SF Mission Candidates Say City Should Be Smarter About Homeless Funds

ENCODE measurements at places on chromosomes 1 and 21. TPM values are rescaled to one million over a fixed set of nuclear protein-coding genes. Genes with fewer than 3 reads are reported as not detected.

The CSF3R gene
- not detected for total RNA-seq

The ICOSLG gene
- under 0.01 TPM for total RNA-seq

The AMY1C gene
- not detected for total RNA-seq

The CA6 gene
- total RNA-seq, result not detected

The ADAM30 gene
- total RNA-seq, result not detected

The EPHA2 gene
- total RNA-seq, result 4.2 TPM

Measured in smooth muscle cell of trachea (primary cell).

first_img Tags: election 2016 • Elections Share this: FacebookTwitterRedditemail,0% 0% This is the fourth installment of 43 Questions, a weekly column leading up to the 2016 supervisorial elections in which Mission Local asks a question a week of the four candidates for District 9.In the midst of the homeless sweeps controversy last week, we asked candidates about their views on homelessness and how to adequately address the issue. Those responses can be viewed here.We wanted to know more and decided to get more specific into the plans laid out by each candidate. We asked each of the four to elaborate on what they would do to address homelessness, from beefing up job services to finding sources of funding. Here are their answers.Respuestas en español aquí. center_img Edwin Lindo, Vice-President of External Affairs at the Latino Democratic ClubQuestion: You mentioned the Navigation Center in your previous response. Given that it only houses 75 people at a time, the city might need dozens of Navigation Centers to transition the 6,700 homeless people — and 3,500 unsheltered ones — in the city. How would you pay for this approach?Answer: San Francisco currently spends $241 million a year on homelessness. This is enough to build 550 permanent housing units for our homeless population, each year! It’s not about decreasing the budget on homelessness, it’s about being innovative in our approach to leverage more funding from our budget and increase revenue through taxes on luxury goods and the business revenues of the many thriving businesses that have been entering the city. These new city revenues should be dedicated to a housing fund that increases services for tenant protections, homelessness, and permanent housing — ensuring we aren’t displacing more residents onto the streets.Hillary Ronen, Chief of Staff for Supervisor David CamposQuestion: You mentioned the Navigation Center, micro-housing, and increased mental health access in your previous response. Given that there are some 6,700 homeless people in the city — 3,500 unsheltered every night — the city may need dozens of Navigation Centers, thousands more units, and dramatically increased mental health capacity. How would you pay for improving these services?Answer: San Francisco is the second wealthiest city in the country with an annual budget of $9 billion. It’s outrageous to tell San Franciscans that we don’t have the funds to invest in real solutions to homelessness. If we can afford tax breaks for billion dollar companies, and can foot the bill for the Super Bowl and America’s Cup we can afford homeless services. City Hall needs to come together to streamline and track existing services, pass homelessness bonds, and tax corporations to raise funds. It’s not acceptable to ask our residents to bear the brunt of this public health crisis any longer.Joshua Arce, civil rights attorney and Community Liaison for Laborers Local 261Question: You mentioned vacant public housing units. Are there enough vacant units in San Francisco for the 6,700 homeless in the city, and how would the city pay for retrofitting these units and moving people into them?Answer: No, there aren’t enough vacant units but public housing is an essential piece of the puzzle for low-income or homeless families. We need increased investment to make more available, but we also need to be smarter with the money we already spend.The Mission Navigation Center is an excellent example of how to get things right through coordination, but to end the cycle of homelessness we must provide more opportunity and treat people with dignity [and] respect.We need a robust toolbox of opportunities – public and affordable housing, rental subsidies, eviction prevention assistance, supportive housing, better services and more career opportunities.Iswari España, Training Officer with the San Francisco Human Services AgencyQuestion: You mentioned employment for the homeless — how would you improve job-finding services and what are some barriers to employment specific to the homeless that you would address?Answer: I have 16 years of experience in the job creation environment. The city has services; however, these do not trickle down. Their system operates on the assumption that individuals will walk into a center and self-disclose. I propose the creation of an outreach team to meet people onsite. I would focus on the creation of on-the-job training and temporary/long-term employment. We will incentivize employers that hire this population.Homeless are faced the inability to produce right to work documentation, no current job history, a phone line and mental health support, and a system that criminalizes their situation, which is inhumane and detrimental to their employability.We hope our weekly column will also remind people to vote. San Francisco turnouts are notoriously low, and if you have recently moved or have not yet registered to vote, here is the page you will need to update your registration or to register for the first time.If you have your own questions to ask the candidates, please send them to info@missionlocal.com with the subject line “One Question.” last_img